The Sonoma County Planning Commission is recommending to the Board of Supervisors that farmers on certain qualifying parcels be allowed to build one Accessory Dwelling Unit (ADU), defined as a non-farm residence on their property.
Such a decision would lift the second dwelling unit exclusion for Ag property within the Z Combining District that currently excludes ADUs. This exclusion has been in place for 26 years despite several attempts to remove it.
The recommendation came during a Planning Commission public hearing on May 2. The proposed change is currently scheduled to be reviewed by county supervisors on August 6.
If approved, this action would implement an adopted policy of Sonoma County General Plan’s Housing Element (HE-3.1) “to eliminate unnecessary regulatory constraints to the production of affordable housing, while continuing to protect and support agricultural and environmental resources.”
The proposal would also be in synch with state law (Govt. Code Section 65852.2) by removing obstacles to the creation of accessory dwelling units and ensure the application of uniform, ministerial standards for ADUs.
If endorsed, the action would come at a time when the county is supporting efforts to build 30,000 new dwellings in the wake of the 2017-18 wildfires that destroyed thousands of homes and keep pace with growing demand.
Permit Sonoma Director Tennis Wick said, “The housing crisis calls for bold and creative strategies to increase housing, especially affordable housing. This is just one more step designed to reduce regulatory roadblocks for housing, as well as a way to support agriculture.”
ADUs are a permitted use in nearly all agricultural zones, such as those classified for Land Intensive, Extensive and Diverse Agriculture (LIA, LEA, DA), except where the Z Combining District ADU exclusion exists.
He said General Plan Housing Element (HE-3c) calls for the County to “review the Z District policy on agricultural parcels of less than 10 acres countywide, and to consider removing restrictions where appropriate.”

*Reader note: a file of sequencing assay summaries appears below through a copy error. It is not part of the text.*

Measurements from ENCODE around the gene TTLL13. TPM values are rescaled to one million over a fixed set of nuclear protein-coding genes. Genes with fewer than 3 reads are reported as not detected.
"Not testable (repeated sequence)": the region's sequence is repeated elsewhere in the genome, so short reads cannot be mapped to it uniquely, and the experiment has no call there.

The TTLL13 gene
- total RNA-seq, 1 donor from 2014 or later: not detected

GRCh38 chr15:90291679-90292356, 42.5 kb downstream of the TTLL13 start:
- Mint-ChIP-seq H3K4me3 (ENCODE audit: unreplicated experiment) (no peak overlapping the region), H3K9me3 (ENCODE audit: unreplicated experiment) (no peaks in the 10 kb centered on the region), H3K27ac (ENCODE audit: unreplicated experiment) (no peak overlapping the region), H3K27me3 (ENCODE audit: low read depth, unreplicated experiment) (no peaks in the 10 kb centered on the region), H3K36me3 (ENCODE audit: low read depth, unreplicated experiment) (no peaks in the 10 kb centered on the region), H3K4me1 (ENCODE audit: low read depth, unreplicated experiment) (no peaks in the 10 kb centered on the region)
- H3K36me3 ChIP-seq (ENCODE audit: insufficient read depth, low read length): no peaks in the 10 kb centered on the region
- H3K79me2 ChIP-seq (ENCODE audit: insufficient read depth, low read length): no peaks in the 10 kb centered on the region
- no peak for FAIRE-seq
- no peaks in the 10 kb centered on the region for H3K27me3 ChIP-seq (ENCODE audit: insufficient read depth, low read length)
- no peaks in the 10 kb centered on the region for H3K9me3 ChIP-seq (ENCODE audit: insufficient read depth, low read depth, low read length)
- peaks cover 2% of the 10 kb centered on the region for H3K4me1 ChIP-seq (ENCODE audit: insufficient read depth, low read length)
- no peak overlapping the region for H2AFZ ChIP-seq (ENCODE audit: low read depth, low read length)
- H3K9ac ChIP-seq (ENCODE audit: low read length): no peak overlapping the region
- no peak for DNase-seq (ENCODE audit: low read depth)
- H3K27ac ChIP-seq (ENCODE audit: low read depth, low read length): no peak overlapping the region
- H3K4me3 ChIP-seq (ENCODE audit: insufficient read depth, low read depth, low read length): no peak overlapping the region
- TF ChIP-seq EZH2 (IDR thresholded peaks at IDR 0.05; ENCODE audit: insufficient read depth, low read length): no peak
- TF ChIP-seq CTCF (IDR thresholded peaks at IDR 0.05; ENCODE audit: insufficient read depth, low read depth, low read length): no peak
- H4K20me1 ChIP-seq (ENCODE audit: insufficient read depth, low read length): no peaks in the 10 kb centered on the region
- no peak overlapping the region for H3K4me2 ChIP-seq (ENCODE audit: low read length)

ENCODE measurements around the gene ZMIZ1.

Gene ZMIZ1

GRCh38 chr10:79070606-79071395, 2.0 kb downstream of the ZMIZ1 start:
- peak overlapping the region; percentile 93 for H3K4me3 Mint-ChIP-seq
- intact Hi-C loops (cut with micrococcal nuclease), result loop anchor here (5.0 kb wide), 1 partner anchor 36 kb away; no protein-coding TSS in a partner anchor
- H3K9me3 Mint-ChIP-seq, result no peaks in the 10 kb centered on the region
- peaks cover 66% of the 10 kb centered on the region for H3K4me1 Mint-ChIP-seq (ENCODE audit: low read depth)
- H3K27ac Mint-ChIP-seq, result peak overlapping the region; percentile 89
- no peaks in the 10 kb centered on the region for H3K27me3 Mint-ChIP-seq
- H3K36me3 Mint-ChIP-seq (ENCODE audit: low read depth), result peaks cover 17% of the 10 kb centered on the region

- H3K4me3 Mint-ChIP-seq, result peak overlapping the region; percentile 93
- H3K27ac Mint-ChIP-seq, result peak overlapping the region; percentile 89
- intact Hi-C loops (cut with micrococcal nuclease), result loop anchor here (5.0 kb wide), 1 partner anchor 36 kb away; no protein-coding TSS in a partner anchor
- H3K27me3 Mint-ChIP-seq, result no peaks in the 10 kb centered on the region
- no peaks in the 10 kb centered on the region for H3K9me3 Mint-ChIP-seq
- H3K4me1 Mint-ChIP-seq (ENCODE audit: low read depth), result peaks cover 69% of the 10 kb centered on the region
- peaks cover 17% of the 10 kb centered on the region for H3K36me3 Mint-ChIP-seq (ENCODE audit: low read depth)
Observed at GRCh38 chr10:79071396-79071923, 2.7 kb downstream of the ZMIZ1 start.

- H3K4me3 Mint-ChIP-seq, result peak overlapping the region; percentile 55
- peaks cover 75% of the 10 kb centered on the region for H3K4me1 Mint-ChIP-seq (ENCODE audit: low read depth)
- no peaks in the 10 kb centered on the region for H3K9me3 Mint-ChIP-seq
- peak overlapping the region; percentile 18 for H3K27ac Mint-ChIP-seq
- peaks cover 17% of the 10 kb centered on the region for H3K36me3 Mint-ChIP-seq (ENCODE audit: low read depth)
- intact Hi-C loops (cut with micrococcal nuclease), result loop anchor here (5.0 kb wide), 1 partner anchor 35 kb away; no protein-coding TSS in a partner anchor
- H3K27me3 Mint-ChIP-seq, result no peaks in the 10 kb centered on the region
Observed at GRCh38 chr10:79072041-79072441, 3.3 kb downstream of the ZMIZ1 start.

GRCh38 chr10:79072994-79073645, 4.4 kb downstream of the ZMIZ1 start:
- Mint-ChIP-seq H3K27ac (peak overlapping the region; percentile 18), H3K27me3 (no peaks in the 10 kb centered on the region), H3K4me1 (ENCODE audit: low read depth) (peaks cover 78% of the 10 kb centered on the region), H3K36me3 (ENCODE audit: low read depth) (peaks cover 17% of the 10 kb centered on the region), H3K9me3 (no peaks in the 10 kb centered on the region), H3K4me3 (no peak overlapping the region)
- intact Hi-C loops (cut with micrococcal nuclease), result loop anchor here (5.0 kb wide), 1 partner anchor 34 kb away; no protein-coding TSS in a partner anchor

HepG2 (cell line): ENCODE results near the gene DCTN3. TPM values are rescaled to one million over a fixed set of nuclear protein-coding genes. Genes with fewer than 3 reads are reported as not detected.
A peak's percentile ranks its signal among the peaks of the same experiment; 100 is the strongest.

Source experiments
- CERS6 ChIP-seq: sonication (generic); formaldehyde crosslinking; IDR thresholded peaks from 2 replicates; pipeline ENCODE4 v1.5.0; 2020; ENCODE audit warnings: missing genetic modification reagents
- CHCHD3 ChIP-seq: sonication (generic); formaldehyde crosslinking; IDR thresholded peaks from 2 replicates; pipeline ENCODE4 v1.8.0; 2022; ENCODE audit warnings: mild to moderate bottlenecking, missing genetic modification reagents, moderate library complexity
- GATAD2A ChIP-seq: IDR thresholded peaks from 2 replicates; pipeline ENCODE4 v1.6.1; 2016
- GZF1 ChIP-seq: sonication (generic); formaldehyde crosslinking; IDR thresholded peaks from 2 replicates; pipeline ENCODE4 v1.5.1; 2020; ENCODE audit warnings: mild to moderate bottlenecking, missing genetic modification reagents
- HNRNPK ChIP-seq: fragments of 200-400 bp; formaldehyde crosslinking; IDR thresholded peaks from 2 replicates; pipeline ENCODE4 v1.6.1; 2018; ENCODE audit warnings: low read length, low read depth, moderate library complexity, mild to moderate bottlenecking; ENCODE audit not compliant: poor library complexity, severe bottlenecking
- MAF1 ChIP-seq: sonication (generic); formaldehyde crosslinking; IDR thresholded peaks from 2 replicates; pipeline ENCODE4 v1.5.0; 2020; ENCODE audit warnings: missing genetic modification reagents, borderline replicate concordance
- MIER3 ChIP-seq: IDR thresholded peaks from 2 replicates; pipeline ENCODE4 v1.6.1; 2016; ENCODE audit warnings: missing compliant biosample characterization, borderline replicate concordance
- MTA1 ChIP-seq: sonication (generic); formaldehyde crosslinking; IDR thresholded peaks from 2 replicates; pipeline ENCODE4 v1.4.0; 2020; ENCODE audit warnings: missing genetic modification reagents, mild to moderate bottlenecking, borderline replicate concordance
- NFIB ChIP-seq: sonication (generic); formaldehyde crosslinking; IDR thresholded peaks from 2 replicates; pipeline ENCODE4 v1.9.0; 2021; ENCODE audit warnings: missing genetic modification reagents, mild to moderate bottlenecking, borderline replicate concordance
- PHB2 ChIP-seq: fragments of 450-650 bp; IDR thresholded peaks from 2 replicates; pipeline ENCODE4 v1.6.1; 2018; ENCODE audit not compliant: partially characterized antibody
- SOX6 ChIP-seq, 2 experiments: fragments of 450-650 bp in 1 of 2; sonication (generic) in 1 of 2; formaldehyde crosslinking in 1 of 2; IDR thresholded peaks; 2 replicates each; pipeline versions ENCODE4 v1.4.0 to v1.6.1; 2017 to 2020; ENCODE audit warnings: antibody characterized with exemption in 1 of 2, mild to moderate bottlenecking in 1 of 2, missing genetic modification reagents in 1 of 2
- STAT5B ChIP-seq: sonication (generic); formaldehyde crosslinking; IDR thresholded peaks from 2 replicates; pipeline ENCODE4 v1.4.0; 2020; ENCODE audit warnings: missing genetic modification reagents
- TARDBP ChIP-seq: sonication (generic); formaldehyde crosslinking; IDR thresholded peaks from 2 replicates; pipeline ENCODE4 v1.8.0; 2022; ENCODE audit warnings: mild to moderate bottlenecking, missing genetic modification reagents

Today Z District restrictions prohibit ADUs on 6,090 parcels throughout the county, including 3,985 agricultural parcels. Of the Ag total, 65%, or 1,924 parcels, meet the criteria developed by the Permit Sonoma staff and are eligible for rezoning if they meet the following criteria:
- The farm property cannot be located in a high/very high fire hazard severity zone
- The property cannot be within a critical biotic habitat area for the California Tiger Salamander
- An ADU on the parcel must not present the potential for groundwater contamination
- An ADU on the parcel cannot unduly contribute to declining groundwater levels
- The property is not located in a Traffic Sensitive Combining Zone
- The property is not subject to the Land Conservation Act (Williamson Act), other open space contract, or other recorded agricultural easements
- Property is not located in the Coastal Zone
County Supervisors created the Z exclusion in 1993 to define areas where ADUs would not be allowed due to site constraints, and also to limit non-farming uses on parcels that may be eligible for farm-specific housing (such as employee housing). The Z District regulation was also applied to agricultural areas as a way to limit non-farming uses as well as to preserve agricultural activity in these areas.
In general, “site restraints” include having a minimum parcel size, adequate access to the property, meeting sufficient potable water supply standards and the age, quality and capacity of septic systems (determined by the number of bedrooms included). Other requirements also apply — including whether the treatment of wastewater produced must involve a private On-Site Wastewater Treatment System (OWTS).
If approved by the Board of Supervisors, and when eligible farm parcels are rezoned and all applicable standards are met, property owners would have to apply for an ADU building permit.
According to David Rabbitt, Chair of the Sonoma County Board of Supervisors, “From a county perspective, elected officials and planners primarily look at how regulations affect housing affordability by design to achieve General Plan consistency.”
With the ADU example, right now property owners with land in the Z District can still apply for an ADU permit, but this requires a zoning permit application that goes to the Board of Zoning Adjustments and the Board of Supervisors for approval. If the ADU was allowed on the property By Right, it wouldn’t need to go through a lengthy approval process.
“By Right” development refers to projects that are permitted under their current zoning and do not require any legislative action by the Board of Supervisors or the Board of Zoning Appeals. Instead, they are approved administratively and do not require public hearings.